Background-Klotho is known to function as a cofactor for the phosphatonin, fibroblast growth factor (FGF)-23 at the kidney.FGF-23 levels rise in chronic kidney disease (CKD) despite progression of accelerated vascular calcification.
The measurement of blood pressure (BP) is critical to the treatment and management of many medical conditions. High blood pressure is associated with many chronic disease conditions, and is a major source of mortality and morbidity around the world. For outpatient care as well as general health monitoring, there is great interest in being able to accurately and frequently measure BP outside of a clinical setting, using mobile or wearable devices. One possible solution is photoplethysmography (PPG), which is most commonly used in pulse oximetry in clinical settings for measuring oxygen saturation. PPG technology is becoming more readily available, inexpensive, convenient, and easily integrated into portable devices. Recent advances include the development of smartphones and wearable devices that collect pulse oximeter signals. In this article, we review (i) the state-of-the-art and the literature related to PPG signals collected by pulse oximeters, (ii) various theoretical approaches that have been adopted in PPG BP measurement studies, and (iii) the potential of PPG measurement devices as a wearable application. Past studies on changes in PPG signals and BP are highlighted, and the correlation between PPG signals and BP are discussed. We also review the combined use of features extracted from PPG and other physiological signals in estimating BP. Although the technology is not yet mature, it is anticipated that in the near future, accurate, continuous BP measurements may be available from mobile and wearable devices given their vast potential.
Context:α-Klotho has emerged as a powerful regulator of the aging process. To date, the expression profile of α-Klotho in human tissues is unknown, and its existence in some human tissue types is subject to much controversy.Objective:This is the first study to characterize systemwide tissue expression of transmembrane α-Klotho in humans. We have employed next-generation targeted proteomic analysis using parallel reaction monitoring in parallel with conventional antibody-based methods to determine the expression and spatial distribution of human α-Klotho expression in health.Results:The distribution of α-Klotho in human tissues from various organ systems, including arterial, epithelial, endocrine, reproductive, and neuronal tissues, was first identified by immunohistochemistry. Kidney tissues showed strong α-Klotho expression, whereas liver did not reveal a detectable signal. These results were next confirmed by Western blotting of both whole tissues and primary cells. To validate our antibody-based results, α-Klotho-expressing tissues were subjected to parallel reaction monitoring mass spectrometry (data deposited at ProteomeXchange, PXD002775) identifying peptides specific for the full-length, transmembrane α-Klotho isoform.Conclusions:The data presented confirm α-Klotho expression in the kidney tubule and in the artery and provide evidence of α-Klotho expression across organ systems and cell types that has not previously been described in humans.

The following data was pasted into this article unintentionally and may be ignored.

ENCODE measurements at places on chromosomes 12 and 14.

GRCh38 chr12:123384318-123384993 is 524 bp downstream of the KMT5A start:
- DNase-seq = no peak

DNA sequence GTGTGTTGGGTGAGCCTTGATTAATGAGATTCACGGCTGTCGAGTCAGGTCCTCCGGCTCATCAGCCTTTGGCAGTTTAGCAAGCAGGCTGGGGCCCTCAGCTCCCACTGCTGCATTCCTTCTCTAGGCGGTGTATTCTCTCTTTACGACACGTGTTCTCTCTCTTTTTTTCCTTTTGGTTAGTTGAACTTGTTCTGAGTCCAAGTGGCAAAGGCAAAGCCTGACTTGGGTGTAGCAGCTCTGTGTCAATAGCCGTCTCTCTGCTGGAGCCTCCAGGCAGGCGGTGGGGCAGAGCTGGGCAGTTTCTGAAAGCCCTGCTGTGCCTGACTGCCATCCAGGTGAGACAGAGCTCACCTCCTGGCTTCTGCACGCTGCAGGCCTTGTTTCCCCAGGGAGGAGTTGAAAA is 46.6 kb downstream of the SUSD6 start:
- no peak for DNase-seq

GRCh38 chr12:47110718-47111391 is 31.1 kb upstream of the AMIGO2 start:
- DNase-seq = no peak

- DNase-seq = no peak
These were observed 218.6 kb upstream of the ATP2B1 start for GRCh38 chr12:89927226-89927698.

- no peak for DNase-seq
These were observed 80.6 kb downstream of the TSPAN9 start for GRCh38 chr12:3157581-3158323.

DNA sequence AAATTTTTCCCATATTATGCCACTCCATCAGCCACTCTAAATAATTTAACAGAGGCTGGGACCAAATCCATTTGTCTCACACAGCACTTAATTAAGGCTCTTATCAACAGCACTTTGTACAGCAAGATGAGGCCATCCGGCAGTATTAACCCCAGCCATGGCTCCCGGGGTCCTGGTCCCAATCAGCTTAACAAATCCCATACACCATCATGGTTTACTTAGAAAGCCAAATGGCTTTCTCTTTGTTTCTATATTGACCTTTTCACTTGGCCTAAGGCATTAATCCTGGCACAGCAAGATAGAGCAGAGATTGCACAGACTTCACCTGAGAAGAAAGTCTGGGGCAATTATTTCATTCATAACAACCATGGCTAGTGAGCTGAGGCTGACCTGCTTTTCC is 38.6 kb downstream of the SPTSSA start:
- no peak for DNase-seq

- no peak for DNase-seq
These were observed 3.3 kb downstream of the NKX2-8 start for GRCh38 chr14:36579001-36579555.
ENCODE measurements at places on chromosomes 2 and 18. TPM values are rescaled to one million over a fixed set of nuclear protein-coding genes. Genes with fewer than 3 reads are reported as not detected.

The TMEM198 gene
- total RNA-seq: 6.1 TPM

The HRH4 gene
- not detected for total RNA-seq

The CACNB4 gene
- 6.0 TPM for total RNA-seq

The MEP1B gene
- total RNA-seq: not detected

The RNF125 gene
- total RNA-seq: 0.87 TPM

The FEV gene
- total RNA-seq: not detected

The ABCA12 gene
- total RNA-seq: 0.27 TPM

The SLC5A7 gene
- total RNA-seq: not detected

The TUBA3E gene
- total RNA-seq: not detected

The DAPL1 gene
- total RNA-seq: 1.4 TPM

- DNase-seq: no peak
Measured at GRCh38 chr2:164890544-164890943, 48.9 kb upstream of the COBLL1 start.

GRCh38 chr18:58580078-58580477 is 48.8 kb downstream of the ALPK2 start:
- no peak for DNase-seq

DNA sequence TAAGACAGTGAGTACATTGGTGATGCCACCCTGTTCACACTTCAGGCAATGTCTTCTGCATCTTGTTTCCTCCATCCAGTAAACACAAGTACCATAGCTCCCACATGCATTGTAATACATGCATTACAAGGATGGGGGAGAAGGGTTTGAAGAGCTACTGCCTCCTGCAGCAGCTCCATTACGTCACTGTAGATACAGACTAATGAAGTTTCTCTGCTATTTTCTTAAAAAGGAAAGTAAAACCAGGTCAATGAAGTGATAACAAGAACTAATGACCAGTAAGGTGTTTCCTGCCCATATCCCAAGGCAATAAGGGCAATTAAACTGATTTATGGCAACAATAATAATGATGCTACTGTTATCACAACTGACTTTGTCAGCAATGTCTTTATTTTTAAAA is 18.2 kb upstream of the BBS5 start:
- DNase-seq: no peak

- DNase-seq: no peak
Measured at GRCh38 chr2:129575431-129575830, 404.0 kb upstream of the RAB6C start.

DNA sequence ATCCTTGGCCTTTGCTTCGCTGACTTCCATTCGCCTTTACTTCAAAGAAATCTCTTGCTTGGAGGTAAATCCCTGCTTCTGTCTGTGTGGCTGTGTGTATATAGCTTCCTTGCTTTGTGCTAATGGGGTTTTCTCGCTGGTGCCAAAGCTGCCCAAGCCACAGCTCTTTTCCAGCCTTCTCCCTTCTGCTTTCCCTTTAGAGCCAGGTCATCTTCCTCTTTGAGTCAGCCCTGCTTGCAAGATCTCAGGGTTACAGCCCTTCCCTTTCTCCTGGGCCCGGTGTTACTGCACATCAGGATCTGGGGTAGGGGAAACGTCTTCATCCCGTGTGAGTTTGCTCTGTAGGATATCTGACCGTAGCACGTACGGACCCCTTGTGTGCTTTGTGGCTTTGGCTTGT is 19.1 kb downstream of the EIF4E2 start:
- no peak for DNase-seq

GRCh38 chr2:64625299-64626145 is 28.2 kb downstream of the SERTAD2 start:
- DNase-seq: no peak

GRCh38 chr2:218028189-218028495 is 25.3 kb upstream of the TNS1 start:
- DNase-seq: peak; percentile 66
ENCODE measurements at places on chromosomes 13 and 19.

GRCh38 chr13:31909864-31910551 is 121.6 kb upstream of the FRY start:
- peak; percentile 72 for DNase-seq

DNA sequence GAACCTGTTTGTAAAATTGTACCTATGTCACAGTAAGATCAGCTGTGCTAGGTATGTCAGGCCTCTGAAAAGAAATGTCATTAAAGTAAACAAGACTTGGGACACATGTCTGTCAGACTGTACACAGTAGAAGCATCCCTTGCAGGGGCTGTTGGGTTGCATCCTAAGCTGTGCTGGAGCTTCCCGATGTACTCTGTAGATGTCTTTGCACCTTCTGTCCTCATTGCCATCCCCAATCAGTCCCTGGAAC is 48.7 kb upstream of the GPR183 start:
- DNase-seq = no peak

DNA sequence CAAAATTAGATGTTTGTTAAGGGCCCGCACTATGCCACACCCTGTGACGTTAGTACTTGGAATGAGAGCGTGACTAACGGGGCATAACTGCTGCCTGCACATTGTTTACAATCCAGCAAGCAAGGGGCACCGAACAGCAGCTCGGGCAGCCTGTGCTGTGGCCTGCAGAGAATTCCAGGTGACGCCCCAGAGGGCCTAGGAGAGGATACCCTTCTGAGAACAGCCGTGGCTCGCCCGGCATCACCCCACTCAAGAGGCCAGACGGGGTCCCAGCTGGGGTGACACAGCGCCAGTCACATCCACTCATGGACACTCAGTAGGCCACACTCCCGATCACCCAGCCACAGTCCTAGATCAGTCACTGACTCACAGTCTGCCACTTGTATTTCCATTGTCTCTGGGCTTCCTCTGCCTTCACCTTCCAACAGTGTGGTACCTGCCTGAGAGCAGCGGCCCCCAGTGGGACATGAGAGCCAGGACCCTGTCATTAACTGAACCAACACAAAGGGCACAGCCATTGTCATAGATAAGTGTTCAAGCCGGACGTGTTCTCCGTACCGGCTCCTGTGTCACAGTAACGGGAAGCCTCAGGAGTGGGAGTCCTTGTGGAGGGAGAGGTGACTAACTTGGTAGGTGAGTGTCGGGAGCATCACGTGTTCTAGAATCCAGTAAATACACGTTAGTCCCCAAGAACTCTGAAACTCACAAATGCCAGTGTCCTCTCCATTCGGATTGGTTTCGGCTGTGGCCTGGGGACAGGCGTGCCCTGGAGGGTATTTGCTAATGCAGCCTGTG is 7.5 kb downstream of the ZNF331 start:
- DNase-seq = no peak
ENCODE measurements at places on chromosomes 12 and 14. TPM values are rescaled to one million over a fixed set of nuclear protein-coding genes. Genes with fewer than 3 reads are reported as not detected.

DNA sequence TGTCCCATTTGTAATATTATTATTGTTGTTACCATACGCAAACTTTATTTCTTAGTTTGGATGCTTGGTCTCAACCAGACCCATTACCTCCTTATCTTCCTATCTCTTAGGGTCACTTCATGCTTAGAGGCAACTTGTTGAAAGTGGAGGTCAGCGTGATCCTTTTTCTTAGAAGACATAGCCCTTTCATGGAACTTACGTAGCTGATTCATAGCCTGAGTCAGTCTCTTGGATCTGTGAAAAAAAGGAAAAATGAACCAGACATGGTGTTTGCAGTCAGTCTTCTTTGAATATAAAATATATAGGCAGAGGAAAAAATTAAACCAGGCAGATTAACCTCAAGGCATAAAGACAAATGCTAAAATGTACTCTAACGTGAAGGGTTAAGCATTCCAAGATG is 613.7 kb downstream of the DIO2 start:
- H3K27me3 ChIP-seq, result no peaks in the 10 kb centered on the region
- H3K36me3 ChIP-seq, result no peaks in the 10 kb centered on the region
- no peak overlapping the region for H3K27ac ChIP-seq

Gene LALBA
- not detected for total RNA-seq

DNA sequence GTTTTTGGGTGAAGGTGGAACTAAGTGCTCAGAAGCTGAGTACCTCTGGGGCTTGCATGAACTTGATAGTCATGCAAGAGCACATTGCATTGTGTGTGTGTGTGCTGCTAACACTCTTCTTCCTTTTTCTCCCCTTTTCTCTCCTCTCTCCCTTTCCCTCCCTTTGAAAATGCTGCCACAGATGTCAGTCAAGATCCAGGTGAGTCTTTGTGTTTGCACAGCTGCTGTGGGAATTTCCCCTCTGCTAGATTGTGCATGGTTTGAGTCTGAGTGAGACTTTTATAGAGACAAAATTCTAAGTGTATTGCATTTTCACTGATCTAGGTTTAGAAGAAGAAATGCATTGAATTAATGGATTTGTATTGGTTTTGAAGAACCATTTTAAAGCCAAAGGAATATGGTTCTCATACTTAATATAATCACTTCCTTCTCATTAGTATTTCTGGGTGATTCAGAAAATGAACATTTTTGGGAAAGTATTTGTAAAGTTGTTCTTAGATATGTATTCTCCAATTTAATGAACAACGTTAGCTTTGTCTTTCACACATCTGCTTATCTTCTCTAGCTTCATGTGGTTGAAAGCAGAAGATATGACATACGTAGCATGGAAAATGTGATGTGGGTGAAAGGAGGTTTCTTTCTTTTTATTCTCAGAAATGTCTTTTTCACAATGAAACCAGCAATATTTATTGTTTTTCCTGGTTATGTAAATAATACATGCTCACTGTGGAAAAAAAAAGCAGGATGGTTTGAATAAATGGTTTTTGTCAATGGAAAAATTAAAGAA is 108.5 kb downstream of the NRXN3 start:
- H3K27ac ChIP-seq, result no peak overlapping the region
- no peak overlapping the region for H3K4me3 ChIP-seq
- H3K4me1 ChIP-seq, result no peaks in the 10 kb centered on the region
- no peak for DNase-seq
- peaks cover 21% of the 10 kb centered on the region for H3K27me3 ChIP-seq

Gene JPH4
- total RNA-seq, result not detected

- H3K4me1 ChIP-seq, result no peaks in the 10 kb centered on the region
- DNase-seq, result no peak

TDP-43 aggregates in neurons and glia are the defining pathological hallmark of amyotrophic lateral sclerosis (ALS) and frontotemporal dementia (FTD), raising the possibility of glial damage in the disease pathogenesis. However, the normal physiological functions of TDP-43 in glia are largely unknown. To address how TDP-43 may be required for oligodendroglial functions we selectively deleted TDP-43 in mature oligodendrocytes in mice. Although mice with TDP-43 deleted in oligodendrocytes are born in an expected Mendelian ratio, they develop progressive neurological phenotypes leading to early lethality accompanied by a progressive reduction in myelination. The progressive myelin reduction is likely due to a combination of the cell-autonomous RIPK1-mediated necroptosis of mature oligodendrocytes and the TDP-43–dependent reduction in the expression of myelin genes. Strikingly, enhanced proliferation of NG2-positive oligodendrocyte precursor cells within the white matter, but not the gray matter, was able to replenish the loss of mature oligodendrocytes, indicating an intrinsic regeneration difference between the gray and white matter oligodendrocytes. By contrast, there was no loss of spinal cord motor neurons and no sign of denervation at the neuromuscular synapses. Taken together, our data demonstrate that TDP-43 is indispensable for oligodendrocyte survival and myelination, and loss of TDP-43 in oligodendrocytes exerts no apparent toxicity on motor neurons.
Mutations in coding and non-coding regions of FUS cause amyotrophic lateral sclerosis (ALS). The latter mutations may exert toxicity by increasing FUS accumulation. We show here that broad expression within the nervous system of wild-type or either of two ALS-linked mutants of human FUS in mice produces progressive motor phenotypes accompanied by characteristic ALS-like pathology. FUS levels are autoregulated by a mechanism in which human FUS downregulates endogenous FUS at mRNA and protein levels. Increasing wild-type human FUS expression achieved by saturating this autoregulatory mechanism produces a rapidly progressive phenotype and dose-dependent lethality. Transcriptome analysis reveals mis-regulation of genes that are largely not observed upon FUS reduction. Likely mechanisms for FUS neurotoxicity include autophagy inhibition and defective RNA metabolism. Thus, our results reveal that overriding FUS autoregulation will trigger gain-of-function toxicity via altered autophagy-lysosome pathway and RNA metabolism function, highlighting a role for protein and RNA dyshomeostasis in FUS-mediated toxicity.
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